• Michael

#0020: Of Forest and Sea

Updated: Jun 2

I've written before about the balance between the sea and the forest on the Secret Coast. If there's a recipe which best defines this for me, it's spruce gravad lax. The different aspects of the landscape working together to make something simple and delicious.


Cured salmon makes a refreshing change from the smoked stuff. The sugar and salt will draw out the liquid to preserve the flesh, whilst the herbs and spices will add a delicate flavour. The spruce tips used here have a fresh taste of citrus and pepper, which works really well with the salmon.


Spruce tips are the new growth you find at the ends of spruce branches in the spring. They are softer and a paler green than the rest of the branch. You'll only need a couple of handfuls for this recipe, but be careful not to take too much from the same tree, so you don't affect its natural growth.


On the Secret Coast, Norwegian spruce are easy to come by. However, if you can't find a spruce, most conifer tips will do the job well. All coniferous needles are absolutely packed with vitamin C and have long been used to treat coughs and colds, although they're best avoided if you're pregnant. The only species to avoid outright is yew, which can be mistaken for a conifer, but is highly toxic. Foraging is great fun, and there's a sense of real achievement in cooking with ingredients you have brought home from your latest adventure. However, if you're not too familiar with the species you're looking for, it's best to take an identification book or app with you, so you can be sure you're picking the right thing.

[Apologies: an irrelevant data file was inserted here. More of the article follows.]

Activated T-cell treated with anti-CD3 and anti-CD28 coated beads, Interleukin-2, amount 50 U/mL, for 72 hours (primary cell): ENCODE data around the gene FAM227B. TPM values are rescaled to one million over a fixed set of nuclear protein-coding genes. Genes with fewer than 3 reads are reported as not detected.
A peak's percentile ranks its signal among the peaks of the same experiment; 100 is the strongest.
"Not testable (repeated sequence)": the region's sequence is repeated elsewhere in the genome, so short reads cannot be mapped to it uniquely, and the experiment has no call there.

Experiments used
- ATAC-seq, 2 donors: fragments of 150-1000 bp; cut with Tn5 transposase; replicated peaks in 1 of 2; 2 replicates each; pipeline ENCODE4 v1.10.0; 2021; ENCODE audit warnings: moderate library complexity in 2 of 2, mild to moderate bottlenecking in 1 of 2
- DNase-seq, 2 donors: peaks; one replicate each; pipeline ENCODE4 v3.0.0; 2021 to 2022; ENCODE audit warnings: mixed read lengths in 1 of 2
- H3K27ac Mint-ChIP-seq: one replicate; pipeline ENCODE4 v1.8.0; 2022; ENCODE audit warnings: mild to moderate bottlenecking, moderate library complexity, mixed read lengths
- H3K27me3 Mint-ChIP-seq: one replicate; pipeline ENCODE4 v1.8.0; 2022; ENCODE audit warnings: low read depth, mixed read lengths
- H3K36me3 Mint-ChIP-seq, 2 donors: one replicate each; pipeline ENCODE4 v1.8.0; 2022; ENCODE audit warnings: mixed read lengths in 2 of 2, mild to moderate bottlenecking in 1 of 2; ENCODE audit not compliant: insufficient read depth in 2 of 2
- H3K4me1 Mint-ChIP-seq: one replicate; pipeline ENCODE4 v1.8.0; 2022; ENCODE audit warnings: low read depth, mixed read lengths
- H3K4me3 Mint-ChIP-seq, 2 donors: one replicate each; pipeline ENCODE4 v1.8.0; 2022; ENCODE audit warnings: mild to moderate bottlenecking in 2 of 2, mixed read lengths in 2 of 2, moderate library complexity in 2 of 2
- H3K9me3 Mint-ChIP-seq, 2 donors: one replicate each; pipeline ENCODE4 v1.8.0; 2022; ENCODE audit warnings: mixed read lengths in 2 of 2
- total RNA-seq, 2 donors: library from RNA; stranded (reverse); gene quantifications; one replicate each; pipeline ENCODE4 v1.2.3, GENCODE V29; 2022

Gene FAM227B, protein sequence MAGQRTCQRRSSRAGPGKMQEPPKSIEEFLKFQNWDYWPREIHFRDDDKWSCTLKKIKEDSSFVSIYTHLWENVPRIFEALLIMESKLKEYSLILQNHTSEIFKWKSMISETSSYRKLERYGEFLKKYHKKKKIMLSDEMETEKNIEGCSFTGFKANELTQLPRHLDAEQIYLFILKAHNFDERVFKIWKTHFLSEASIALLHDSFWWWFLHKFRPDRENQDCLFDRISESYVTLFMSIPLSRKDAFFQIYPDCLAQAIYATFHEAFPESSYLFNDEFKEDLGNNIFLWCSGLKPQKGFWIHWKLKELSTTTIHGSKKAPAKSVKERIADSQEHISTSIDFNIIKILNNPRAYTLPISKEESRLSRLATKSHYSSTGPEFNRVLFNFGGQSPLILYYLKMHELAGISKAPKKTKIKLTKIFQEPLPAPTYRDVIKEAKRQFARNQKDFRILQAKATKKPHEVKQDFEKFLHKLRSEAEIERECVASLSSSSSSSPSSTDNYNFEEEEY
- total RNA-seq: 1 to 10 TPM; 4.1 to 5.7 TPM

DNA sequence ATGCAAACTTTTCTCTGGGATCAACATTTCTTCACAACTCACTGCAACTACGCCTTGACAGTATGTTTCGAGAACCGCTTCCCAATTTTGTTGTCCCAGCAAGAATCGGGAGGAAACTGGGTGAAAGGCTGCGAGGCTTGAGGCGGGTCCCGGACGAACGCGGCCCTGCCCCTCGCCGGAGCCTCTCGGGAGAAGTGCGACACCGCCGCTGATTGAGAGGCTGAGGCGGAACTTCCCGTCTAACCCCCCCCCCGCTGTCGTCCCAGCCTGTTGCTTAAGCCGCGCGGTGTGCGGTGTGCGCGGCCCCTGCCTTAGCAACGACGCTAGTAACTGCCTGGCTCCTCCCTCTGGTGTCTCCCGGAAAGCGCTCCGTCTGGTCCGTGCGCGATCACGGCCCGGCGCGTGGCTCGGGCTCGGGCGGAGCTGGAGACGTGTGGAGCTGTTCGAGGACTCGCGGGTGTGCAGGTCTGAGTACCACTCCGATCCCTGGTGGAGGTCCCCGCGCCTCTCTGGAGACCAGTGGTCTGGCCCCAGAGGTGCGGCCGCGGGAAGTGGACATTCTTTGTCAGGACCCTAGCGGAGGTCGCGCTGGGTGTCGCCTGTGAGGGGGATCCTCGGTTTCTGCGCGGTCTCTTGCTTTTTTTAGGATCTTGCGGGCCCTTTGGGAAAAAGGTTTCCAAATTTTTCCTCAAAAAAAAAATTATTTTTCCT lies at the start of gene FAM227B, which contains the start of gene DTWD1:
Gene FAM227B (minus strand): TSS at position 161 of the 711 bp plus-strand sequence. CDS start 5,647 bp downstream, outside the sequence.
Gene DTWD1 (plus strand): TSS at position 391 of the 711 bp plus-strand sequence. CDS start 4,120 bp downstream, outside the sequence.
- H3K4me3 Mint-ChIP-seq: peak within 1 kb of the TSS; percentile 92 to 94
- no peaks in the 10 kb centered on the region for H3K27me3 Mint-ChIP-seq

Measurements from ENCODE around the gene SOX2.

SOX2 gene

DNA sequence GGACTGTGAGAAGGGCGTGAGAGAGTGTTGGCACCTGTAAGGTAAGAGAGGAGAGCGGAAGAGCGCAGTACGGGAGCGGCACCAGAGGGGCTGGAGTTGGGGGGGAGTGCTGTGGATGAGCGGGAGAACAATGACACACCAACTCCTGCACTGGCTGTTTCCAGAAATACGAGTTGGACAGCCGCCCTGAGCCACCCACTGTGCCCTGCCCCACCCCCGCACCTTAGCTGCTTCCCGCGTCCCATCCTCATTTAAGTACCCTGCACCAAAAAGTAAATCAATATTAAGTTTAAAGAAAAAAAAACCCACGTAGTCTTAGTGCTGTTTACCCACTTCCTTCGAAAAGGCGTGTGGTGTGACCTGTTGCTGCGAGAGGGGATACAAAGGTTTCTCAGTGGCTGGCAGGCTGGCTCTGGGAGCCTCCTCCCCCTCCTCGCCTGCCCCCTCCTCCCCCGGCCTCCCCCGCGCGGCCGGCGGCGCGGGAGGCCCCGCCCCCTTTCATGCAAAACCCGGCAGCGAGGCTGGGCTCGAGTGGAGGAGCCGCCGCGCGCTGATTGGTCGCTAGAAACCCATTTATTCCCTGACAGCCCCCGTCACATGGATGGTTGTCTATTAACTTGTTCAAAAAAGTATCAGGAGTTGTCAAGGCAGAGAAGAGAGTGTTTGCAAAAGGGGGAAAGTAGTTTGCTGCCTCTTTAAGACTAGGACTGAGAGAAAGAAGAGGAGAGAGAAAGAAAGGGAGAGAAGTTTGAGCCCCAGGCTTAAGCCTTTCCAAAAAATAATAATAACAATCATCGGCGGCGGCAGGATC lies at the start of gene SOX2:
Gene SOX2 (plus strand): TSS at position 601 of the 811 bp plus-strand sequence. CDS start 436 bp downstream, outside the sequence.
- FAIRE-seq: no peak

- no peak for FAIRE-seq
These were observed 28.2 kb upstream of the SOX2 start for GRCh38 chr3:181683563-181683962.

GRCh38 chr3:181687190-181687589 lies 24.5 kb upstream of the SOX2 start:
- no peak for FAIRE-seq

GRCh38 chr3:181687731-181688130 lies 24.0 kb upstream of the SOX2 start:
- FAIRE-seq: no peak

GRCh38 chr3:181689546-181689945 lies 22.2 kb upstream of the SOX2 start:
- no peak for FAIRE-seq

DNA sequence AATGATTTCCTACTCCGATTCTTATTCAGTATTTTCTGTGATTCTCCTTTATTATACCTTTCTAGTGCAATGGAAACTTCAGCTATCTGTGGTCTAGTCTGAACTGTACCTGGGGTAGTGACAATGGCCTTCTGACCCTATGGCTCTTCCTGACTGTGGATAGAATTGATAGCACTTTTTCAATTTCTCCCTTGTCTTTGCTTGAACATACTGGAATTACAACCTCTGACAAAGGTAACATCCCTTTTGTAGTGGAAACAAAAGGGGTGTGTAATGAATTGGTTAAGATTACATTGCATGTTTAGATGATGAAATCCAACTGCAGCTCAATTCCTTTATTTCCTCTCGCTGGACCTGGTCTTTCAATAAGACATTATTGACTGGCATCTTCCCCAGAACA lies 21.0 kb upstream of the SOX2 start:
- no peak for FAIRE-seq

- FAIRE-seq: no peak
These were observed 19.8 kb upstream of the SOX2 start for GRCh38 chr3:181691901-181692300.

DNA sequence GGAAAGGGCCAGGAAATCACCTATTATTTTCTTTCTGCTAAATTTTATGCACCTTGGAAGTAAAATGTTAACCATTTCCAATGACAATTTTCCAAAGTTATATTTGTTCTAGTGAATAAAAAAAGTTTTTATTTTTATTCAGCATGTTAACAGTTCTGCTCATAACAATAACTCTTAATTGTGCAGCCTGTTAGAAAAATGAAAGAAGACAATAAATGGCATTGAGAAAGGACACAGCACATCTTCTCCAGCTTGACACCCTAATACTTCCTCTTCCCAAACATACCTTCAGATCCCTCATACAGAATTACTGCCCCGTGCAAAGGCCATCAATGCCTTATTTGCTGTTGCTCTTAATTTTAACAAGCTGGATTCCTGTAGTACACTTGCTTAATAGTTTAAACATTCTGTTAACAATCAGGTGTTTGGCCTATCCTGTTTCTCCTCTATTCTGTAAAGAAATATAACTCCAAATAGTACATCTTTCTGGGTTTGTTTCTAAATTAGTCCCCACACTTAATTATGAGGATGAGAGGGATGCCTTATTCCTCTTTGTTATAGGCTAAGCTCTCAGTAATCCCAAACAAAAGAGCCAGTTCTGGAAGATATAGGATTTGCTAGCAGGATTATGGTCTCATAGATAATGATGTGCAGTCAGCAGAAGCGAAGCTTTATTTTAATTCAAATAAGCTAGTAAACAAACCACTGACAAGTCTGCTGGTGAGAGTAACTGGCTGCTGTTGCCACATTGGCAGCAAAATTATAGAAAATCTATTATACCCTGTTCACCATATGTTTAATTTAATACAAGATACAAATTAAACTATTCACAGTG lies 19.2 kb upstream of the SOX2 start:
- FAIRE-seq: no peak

So, first things first, get your boots on and go exploring in the woods to find your spruce.


Once you're home, line a large, shallow dish with clingfilm, leaving enough hanging spare over the edges to allow you to fully wrap the salmon once you're done. Evenly spread a bunch of fresh dill on the cling film, and lay a side of salmon on top, skin side down.


In a decent sized bowl, mix 125g of coarse sea salt, 250g of white sugar, 20g of cracked white peppercorns and 5g of crushed coriander seeds. Rub this mixture into the flesh of the salmon, and sprinkle with a couple of handfuls of washed spruce tips.


Fold the edges of the clingfilm over the salmon, and wrap it as tightly as you can. Put a few heavy books on top of the wrapped salmon to force out the liquid, and leave it in a cool spot for about eight hours, then lift off the books and move the salmon to the fridge to cure for about twenty four hours.


Once done, rinse the gravad lax well in cold water, pat it dry with a clean towel and serve it immediately in thin slices on freshly baked rye bread.


And there you have it, from the depths of the sea lochs to the tips of the treetops; the Secret Coast on your plate.



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